("This Was a Real Good Clambake," from "Carousel," Rogers & Hammerstein 1945)

Dave, you're invited too. Warning: I'll bend your ear into a pretzel talking about my novel. TheLittleNeckFiend

Imaginary numbers are more useful than imaginary friends.

Imaginary numbers are immensely useful if one is nerdy enough to appreciate them!

In digital signal processing, complex numbers are the very life blood of the field. Neither voice recognition, nor cell phones, nor MP3s would be possible without them.

Correction from upstream post by LW: it's not irrational numbers that you square twice to get back to Kansas. It is i (= SQRT(-1) ) that you square twice to get back to Kansas. The reason that works is that in the complex plane, multiplying a number by i rotates it 90 degrees (pi/2 radians would be the preferred nomenclature, but hey). So squaring i rotates by 90 degrees twice, reversing the direction of a number. That is the technical reason why multiplying a positive number by a negative number gives a negative result. The "direction" of the original positive number is twisted by 180 degrees in the complex plane, reversing its direction. It is also why a negative times a negative yields a positive result. Again, the "direction" of the original negative number gets turned 180 degrees in the complex plane, from the negative X axis to the positive X axis.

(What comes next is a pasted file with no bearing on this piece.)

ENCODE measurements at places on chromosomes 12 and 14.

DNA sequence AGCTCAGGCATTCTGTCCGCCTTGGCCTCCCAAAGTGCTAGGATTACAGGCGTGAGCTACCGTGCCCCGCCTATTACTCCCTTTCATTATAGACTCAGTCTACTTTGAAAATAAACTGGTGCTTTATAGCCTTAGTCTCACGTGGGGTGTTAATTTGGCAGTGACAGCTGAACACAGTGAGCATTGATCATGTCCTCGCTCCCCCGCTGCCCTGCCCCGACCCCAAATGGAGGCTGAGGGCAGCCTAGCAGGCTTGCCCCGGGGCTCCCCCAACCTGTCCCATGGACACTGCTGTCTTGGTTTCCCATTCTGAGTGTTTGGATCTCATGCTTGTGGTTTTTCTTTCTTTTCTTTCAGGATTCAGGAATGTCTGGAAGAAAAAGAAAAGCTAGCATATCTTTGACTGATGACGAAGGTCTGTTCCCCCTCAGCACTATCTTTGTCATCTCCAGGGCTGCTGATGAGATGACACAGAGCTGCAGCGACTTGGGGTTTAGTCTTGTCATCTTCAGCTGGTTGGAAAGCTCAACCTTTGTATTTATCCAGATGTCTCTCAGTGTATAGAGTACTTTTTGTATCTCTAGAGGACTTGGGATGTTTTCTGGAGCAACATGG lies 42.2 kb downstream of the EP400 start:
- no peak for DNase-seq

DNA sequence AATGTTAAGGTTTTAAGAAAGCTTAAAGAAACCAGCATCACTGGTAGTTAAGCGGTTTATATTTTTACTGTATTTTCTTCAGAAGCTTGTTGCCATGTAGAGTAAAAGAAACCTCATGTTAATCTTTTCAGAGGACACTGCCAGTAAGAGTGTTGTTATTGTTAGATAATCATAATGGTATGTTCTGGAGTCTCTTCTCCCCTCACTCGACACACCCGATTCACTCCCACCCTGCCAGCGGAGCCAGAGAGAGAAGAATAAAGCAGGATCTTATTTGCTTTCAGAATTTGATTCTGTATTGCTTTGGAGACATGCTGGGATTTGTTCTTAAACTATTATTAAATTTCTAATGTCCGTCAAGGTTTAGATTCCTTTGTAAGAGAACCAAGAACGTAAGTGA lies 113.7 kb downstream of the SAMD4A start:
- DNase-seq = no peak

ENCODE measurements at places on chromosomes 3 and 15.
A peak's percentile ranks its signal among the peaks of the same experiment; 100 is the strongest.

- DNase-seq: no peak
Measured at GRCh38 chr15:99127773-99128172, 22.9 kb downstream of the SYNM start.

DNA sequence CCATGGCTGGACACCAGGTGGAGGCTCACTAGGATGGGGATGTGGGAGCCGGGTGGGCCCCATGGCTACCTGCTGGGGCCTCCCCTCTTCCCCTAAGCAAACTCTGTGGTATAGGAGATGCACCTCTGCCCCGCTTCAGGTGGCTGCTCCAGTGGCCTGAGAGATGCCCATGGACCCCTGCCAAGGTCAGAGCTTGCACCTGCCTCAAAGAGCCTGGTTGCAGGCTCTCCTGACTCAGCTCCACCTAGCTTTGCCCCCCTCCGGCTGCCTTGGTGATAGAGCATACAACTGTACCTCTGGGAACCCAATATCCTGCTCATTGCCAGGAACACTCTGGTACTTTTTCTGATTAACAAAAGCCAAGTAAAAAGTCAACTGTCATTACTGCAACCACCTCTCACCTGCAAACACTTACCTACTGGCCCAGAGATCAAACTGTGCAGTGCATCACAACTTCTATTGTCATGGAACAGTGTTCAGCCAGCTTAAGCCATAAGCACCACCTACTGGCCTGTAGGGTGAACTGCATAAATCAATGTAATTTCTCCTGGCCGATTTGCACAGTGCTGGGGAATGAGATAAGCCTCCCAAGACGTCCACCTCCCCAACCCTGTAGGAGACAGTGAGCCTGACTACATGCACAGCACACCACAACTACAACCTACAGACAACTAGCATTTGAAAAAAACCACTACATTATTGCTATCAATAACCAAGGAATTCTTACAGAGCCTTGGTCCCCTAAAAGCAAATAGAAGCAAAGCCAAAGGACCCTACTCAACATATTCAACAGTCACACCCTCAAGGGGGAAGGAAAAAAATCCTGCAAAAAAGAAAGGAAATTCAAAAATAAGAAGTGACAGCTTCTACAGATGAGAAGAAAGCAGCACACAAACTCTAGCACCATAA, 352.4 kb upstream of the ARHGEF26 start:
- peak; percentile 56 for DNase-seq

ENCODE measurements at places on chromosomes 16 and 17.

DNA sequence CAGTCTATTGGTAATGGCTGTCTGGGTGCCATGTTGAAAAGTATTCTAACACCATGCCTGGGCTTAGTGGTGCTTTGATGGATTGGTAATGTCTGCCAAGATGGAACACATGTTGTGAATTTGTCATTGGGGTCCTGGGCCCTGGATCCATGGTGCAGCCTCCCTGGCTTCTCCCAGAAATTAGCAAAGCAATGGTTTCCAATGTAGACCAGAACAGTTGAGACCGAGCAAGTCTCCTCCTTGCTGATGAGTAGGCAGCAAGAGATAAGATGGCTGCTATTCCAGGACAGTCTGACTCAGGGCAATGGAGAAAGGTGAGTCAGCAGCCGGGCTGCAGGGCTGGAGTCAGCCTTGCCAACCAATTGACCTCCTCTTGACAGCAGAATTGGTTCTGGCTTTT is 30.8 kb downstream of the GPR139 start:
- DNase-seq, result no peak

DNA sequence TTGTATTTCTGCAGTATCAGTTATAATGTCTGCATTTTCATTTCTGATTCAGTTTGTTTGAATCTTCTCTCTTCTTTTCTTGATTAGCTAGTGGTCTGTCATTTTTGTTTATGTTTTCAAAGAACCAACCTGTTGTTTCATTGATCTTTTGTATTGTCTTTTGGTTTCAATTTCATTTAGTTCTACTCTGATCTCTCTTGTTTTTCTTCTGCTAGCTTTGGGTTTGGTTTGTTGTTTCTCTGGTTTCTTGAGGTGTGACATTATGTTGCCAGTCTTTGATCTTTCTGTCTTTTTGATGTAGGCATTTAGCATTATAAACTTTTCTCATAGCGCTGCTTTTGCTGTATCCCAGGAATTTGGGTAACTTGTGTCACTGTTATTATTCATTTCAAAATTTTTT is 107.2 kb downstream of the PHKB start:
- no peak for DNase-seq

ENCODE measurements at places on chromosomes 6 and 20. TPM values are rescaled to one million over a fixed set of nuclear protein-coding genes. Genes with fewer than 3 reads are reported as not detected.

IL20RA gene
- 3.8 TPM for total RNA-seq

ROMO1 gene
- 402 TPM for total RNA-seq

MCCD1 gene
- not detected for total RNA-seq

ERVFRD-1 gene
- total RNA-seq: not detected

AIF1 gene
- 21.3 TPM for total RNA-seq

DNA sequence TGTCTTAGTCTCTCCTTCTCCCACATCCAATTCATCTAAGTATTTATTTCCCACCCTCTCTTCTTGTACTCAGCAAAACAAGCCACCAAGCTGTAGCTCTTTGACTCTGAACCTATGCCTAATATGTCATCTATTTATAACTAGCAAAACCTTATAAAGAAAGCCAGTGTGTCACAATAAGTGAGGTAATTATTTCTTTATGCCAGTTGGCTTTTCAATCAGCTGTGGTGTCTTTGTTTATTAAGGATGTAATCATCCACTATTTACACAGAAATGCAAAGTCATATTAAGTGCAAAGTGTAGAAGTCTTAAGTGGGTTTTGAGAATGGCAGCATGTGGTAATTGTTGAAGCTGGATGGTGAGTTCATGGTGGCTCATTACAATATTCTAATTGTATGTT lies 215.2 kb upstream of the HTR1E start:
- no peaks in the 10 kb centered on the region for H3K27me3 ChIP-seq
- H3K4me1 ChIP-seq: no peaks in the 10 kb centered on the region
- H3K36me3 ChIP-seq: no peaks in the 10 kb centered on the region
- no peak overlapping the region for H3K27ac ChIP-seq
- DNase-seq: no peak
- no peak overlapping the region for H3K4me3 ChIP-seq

But back to squaring i twice: that is equivalent to multiplying a value by i four times, which is four 90 degree rotations, and you are right back where you started, after a little spin around the block.

A formula that codifies all this, and BTW impressed the hell out of Richard Feynman when he was 15 years old, is e^(i*pi) + 1 = 0, or alternatively, e^(i*pi) = -1. That combines pretty much all of the big guns of mathematics into a single identity: e, i, pi, 0, and 1, as well as the operations of addition, multiplication, and exponentiation. That is kind of jaw-dropping. (See: https://en.wikipedia.org/wiki/Euler%27s_identity )